21 February 2006

A few updates

I’ve been writing a big (hopefully) near-final piece of my proposal, so my writing energy has been consumed elsewhere of late.

But a few things to throw out for your consideration.

First, BF is participating in a “Catholic Smackdown” over at BustedHalo, a Gen X Catholic website. You can check it out for yourself.

Second, we have of late been enamored of Olympic speedskater Joey Cheek (below). We love speedskaters in general. Just like with bicyclists, massive quads are sexy. And when they’re as hot as Joey, we sigh and flutter our eyelashes a bit.

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Third, we may be a little sporadic over the next couple of days, but hopefully less than the last few.

Posted in Ev'rything But the Sink on 21 February 2006 at 10:08 am by Nate
12 February 2006

A revival in Boston?

Got this article just recently about the growth of Protestant evangelicalism in Boston.

Park Street defies the myth that Boston and the rest of New England have shed their religious heritage for a secular society. It also defies the institutional hold that the Catholic church has on America’s most Catholic city. In fact, evangelical Christianity is thriving in Boston. During the past 30 years, church growth, fueled by evangelical university groups and immigrant communities, has dramatically outpaced population growth. At the same time, mainline denominations have dwindled and the abuse scandal in the Catholic church has forced the closing of dozens of parishes. Evangelical leaders expect this “quiet revival” not only to continue, but to blossom into another Great Awakening….

Catholic collapse

The Catholic church is to Boston what evangelicals are to Wheaton or Colorado Springs, says Harrell. The influence of the Catholic church is everywhere from parishes to politics. Harrell says Catholics often did not leave the church because of the abuse scandal, but they were shocked at how the church handled it. “That’s what sent people through the roof,” he says.

A recent survey found that only one-third of Catholics attend mass weekly. Despite the low attendance, Catholics tend to stick it out with the church they grew up in, Harrell says. At least, they are reluctant to attend church elsewhere.

But many do find themselves at evangelical churches like Park Street. “We get a lot of recovering Catholics,” Harrell says.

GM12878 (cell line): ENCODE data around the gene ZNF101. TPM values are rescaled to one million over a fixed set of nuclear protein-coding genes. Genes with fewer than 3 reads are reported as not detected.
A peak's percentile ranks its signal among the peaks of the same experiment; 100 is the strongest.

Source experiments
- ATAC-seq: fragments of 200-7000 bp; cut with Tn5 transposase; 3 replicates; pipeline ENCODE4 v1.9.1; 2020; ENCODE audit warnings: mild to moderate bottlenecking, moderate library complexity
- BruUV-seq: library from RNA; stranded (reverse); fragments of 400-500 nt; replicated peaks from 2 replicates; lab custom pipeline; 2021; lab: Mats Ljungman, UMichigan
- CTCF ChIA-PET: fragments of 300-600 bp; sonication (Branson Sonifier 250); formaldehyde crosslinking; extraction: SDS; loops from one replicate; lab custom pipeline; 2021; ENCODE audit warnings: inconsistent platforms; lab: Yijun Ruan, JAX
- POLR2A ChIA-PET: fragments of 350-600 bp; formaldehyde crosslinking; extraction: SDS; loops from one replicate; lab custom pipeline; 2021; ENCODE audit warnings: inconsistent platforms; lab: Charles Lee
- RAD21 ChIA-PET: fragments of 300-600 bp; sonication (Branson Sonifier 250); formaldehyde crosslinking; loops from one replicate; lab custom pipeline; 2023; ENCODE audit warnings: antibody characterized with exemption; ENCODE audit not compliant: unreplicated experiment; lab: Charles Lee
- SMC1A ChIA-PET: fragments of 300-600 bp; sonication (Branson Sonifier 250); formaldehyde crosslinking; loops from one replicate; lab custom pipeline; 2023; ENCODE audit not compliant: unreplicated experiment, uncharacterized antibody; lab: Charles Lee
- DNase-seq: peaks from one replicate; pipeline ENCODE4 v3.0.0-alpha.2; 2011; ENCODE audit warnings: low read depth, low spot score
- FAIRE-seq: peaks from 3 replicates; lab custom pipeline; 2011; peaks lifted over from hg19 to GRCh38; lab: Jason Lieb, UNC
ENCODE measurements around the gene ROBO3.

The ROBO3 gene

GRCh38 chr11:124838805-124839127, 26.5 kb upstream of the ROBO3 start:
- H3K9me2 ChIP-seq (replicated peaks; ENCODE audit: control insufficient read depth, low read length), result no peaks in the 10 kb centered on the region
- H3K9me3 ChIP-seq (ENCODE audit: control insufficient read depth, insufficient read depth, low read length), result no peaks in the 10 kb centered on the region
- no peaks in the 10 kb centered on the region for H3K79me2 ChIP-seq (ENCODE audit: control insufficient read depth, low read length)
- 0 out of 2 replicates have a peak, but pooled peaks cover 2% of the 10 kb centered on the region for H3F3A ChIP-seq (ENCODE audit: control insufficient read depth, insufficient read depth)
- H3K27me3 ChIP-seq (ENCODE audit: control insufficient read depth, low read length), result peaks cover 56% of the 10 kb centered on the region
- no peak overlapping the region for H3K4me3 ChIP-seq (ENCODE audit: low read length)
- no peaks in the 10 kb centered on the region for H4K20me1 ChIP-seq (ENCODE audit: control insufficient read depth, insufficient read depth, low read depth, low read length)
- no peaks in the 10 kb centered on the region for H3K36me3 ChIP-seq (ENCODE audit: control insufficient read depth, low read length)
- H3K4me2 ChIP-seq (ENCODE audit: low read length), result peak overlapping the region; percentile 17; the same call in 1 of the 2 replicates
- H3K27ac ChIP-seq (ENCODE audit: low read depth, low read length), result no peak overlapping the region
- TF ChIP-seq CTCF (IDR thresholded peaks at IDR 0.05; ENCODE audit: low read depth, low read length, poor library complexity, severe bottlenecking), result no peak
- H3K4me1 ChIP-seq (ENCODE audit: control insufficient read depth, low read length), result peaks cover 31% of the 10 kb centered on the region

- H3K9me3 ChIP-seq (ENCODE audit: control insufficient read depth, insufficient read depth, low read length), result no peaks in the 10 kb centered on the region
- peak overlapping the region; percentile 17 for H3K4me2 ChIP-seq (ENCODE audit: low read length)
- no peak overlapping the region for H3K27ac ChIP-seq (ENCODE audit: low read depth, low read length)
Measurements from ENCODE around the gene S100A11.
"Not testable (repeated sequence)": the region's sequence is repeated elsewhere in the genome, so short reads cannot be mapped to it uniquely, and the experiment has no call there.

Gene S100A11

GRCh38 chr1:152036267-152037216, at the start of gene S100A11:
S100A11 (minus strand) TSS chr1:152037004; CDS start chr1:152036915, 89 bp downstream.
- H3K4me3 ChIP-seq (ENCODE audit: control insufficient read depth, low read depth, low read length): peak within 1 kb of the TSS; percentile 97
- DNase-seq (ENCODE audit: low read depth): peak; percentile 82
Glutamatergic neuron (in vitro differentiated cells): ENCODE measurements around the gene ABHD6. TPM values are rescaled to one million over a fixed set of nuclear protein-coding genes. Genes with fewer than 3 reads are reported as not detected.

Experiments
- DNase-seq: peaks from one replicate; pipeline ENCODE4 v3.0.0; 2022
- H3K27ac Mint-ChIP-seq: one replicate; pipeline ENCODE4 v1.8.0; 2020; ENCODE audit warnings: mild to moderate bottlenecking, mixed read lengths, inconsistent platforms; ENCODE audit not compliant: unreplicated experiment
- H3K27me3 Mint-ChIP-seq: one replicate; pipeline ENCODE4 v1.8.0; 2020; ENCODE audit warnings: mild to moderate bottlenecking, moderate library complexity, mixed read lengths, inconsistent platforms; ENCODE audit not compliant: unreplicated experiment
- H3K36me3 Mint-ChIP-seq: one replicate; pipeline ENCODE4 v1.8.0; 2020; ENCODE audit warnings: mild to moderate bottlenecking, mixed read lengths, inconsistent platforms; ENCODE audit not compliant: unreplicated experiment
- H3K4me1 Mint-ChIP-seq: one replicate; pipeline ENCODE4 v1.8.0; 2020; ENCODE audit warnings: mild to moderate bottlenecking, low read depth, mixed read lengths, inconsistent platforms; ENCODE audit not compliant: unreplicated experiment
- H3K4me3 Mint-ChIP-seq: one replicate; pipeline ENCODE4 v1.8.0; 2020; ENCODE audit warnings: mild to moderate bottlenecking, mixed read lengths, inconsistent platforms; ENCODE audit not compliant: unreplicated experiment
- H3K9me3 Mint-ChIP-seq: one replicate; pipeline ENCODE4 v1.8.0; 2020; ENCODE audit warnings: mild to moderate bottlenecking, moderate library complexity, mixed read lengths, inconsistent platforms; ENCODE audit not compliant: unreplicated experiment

There is rarely a direct move from the Catholic Church to Park Street, Harrell says. Rather people spend years disenchanted with church before trying out a new one. They are also looking for something more demanding than the church they grew up in.

I replied with the following to the correspondent who sent it to me:

The CT article is largely good, and I think it’s accurate. One exception I take is in what seems a somewhat slight bias against Roman Catholic Christianity. For example, the measures of faithfulness that it uses (weekly church attendance) isn’t really appropriate to Roman Catholics, both for cultural and semi-theological reasons. If they measured how long individual people stayed faithful and committed to one church community as the measure here, the RCs would win, as they don’t change churches as often. It’s subtle, but I think there’s an argument that some bias is there. Not that this should entirely surprise: both evangelicals and mainline Protestants have historically considered Catholics as somehow distinct from “Christians.” I even remember hearing stuff like this in church and school as I grew up. Probably this has as much to do with lingering ethnic reasons as theological ones. It’s ironic, considering that we as Protestants came from the Roman church, and that the Roman church, for example, has reformed the problems that gave rise to the Reformation (the Roman Catholic church and the Lutheran World Congress have even signed a joint statement emphasizing that they have the same understanding of the role of grace in salvation, which ends up being essentially Luther’s position).

One of the great things about the Roman church is that it holds the Great Tradition of the Church and that it has the historical memory that we Protestants often lack. The result seems to be that we sometimes teach things that contradict that faith: for example, I can think of some things I learned in church and school that, if not heretical, skirted the edge of heresy. (Like a Donatist understanding of the effects of the purity of ministers and clergy on the effectiveness of the sacraments, for example.) Having a theologian as a partner has made me realize that my own theological beliefs are not too far afield from the large tradition of the Western Church, and it has made me much more comfortable in the Roman church. It’s probably why I stay on the Anglican via media, halfway between Protestantism and Roman Catholicism.

Posted in Rayleejun on 12 February 2006 at 4:29 pm by Nate
11 February 2006

How I will spend my Saturday night

Here’s the dance we chaperone tonight….

No pictures allowed, because of the scandal that might create.

Although, I don’t think our students care if people see them doing almost anything. Someone recently pointed out to us some photos of some of our students, on facebook.com, wherein they are dancing about their common room in their underwear. Hardly the most revealing thing one can find on the facebook, to be honest. But it gives some idea of what goes on behind closed doors around here.

Tonight we’re just opening the doors, I guess.

Posted in Day2Day on 11 February 2006 at 9:19 am by Nate
10 February 2006

Spam of the day/week

I thoroughly enjoyed this:

Subject: Former President Bill Klinton uses Voagra!

Everybody knows the great sexual scandal known as “Klinton-Levinsky”.

After the relations like this Klintons popularity raised a lot!

It is a natural phenomenon, because Bill as a real man in order not to

shame himself when he was with Monica regularly used Voagra.

What happened you see. His political figure became more bright and more attractive.

It is very important for a man to be respected as a man!